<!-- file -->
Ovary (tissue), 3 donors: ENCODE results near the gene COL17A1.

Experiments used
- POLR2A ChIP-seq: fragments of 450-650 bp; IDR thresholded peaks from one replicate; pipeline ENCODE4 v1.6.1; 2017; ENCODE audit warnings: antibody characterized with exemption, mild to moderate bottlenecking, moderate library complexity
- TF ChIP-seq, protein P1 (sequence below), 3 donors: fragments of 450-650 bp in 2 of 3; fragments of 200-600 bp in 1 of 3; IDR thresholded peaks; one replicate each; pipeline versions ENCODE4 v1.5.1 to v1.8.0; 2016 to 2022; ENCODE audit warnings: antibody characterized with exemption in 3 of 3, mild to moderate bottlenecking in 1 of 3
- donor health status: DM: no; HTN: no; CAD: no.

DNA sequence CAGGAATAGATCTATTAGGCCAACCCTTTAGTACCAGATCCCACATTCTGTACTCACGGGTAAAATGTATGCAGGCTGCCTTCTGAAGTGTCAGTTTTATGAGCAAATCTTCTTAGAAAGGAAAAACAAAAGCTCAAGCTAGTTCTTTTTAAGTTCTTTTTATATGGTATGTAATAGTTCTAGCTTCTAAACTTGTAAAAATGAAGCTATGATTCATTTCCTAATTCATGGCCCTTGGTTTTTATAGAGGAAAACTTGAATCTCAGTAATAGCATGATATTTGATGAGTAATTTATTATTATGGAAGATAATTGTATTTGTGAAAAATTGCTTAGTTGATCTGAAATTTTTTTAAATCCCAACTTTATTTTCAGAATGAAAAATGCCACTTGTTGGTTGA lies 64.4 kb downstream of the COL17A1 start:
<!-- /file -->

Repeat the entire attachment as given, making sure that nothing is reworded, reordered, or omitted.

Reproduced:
Ovary (tissue), 3 donors: ENCODE results near the gene COL17A1.

Experiments used
- POLR2A ChIP-seq: fragments of 450-650 bp; IDR thresholded peaks from one replicate; pipeline ENCODE4 v1.6.1; 2017; ENCODE audit warnings: antibody characterized with exemption, mild to moderate bottlenecking, moderate library complexity
- TF ChIP-seq, protein P1 (sequence below), 3 donors: fragments of 450-650 bp in 2 of 3; fragments of 200-600 bp in 1 of 3; IDR thresholded peaks; one replicate each; pipeline versions ENCODE4 v1.5.1 to v1.8.0; 2016 to 2022; ENCODE audit warnings: antibody characterized with exemption in 3 of 3, mild to moderate bottlenecking in 1 of 3
- donor health status: DM: no; HTN: no; CAD: no.

DNA sequence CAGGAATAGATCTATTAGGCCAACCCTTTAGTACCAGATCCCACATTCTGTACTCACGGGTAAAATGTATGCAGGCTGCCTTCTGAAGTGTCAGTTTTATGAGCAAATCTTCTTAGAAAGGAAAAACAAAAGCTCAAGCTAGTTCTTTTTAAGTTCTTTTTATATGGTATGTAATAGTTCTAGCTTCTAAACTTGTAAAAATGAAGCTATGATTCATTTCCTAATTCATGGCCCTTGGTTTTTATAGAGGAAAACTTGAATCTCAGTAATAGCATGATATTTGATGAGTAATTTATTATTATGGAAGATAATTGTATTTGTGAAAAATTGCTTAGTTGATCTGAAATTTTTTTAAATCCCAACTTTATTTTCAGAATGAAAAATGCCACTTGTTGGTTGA lies 64.4 kb downstream of the COL17A1 start: